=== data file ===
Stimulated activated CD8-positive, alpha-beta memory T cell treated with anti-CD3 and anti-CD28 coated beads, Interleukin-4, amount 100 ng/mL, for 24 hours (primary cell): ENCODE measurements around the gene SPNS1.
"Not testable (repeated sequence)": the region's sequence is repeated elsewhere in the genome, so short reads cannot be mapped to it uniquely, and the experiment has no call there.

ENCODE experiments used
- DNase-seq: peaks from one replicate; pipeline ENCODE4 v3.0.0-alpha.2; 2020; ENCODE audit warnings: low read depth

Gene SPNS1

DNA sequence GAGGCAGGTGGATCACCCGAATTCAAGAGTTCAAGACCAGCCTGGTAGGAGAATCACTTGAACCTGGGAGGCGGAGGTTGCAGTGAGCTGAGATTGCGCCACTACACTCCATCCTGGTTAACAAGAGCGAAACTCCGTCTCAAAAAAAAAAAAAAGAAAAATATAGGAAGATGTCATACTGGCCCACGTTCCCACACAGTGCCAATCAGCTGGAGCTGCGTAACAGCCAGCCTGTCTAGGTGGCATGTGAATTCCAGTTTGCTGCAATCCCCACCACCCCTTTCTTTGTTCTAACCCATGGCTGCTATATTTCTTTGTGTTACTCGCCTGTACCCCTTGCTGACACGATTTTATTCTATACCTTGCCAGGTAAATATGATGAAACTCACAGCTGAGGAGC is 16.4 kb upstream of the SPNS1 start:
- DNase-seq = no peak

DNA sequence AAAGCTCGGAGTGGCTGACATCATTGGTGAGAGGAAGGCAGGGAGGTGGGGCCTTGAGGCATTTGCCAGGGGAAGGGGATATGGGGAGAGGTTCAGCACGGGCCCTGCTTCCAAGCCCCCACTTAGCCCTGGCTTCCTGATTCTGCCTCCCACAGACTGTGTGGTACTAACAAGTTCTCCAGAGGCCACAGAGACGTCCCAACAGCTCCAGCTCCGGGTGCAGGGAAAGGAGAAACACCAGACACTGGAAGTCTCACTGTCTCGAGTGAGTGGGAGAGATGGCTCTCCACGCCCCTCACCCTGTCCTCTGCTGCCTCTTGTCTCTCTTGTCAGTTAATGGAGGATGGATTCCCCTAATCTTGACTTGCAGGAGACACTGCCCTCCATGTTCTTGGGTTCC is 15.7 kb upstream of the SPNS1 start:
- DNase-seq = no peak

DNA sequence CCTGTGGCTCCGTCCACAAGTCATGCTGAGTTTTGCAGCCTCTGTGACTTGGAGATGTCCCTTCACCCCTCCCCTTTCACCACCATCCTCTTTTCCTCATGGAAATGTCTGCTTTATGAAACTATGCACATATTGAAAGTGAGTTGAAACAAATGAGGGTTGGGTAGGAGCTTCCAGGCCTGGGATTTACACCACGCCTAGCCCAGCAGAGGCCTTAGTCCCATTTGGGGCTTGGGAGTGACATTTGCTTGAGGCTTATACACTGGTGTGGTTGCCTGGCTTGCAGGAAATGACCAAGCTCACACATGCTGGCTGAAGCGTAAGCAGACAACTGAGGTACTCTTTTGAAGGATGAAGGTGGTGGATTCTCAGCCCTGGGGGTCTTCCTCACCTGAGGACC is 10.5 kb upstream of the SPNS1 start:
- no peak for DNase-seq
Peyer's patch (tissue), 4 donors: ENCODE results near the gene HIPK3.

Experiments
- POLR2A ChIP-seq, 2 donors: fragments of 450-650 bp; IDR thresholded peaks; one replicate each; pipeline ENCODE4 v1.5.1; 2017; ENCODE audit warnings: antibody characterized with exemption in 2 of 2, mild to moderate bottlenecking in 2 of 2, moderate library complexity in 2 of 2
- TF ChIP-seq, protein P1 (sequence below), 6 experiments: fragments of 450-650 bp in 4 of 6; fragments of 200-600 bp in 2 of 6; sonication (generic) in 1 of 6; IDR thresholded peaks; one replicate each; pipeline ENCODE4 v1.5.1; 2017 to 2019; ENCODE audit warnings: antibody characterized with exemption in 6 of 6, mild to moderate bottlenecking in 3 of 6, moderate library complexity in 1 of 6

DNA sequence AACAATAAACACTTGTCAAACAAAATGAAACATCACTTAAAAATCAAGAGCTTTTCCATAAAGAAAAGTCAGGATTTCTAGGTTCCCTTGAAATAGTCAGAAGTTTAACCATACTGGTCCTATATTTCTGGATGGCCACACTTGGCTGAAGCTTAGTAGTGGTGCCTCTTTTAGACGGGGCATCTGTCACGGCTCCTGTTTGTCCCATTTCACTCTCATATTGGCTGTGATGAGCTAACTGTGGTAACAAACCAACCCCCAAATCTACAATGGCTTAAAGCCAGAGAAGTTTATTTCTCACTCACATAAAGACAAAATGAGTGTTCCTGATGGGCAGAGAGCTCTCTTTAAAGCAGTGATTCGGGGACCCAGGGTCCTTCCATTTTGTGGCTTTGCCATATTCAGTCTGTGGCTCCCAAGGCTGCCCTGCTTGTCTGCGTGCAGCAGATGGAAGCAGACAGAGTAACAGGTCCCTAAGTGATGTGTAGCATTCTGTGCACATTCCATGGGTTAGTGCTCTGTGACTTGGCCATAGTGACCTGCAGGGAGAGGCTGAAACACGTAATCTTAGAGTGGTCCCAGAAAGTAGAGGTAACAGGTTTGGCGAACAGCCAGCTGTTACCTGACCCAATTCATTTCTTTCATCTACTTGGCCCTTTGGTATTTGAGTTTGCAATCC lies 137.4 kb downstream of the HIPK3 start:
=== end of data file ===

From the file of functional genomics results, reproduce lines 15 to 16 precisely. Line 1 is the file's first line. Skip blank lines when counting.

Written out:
- TF ChIP-seq, protein P1 (sequence below), 6 experiments: fragments of 450-650 bp in 4 of 6; fragments of 200-600 bp in 2 of 6; sonication (generic) in 1 of 6; IDR thresholded peaks; one replicate each; pipeline ENCODE4 v1.5.1; 2017 to 2019; ENCODE audit warnings: antibody characterized with exemption in 6 of 6, mild to moderate bottlenecking in 3 of 6, moderate library complexity in 1 of 6

DNA sequence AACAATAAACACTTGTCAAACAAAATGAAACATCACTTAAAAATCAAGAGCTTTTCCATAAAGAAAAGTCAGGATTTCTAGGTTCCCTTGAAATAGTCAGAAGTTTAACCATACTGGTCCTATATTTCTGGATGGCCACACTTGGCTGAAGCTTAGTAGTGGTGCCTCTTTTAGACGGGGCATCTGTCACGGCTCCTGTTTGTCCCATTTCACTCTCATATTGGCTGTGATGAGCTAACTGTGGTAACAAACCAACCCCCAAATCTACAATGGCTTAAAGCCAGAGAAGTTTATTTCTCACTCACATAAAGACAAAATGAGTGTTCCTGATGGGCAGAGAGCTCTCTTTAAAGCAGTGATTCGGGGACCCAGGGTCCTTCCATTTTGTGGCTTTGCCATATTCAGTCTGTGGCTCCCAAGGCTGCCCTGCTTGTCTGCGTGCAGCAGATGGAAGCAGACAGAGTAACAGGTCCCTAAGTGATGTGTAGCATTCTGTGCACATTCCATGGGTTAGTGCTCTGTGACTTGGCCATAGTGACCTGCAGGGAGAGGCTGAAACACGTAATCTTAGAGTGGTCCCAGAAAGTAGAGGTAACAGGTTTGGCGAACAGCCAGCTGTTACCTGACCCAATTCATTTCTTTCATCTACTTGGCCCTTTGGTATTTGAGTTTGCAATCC lies 137.4 kb downstream of the HIPK3 start: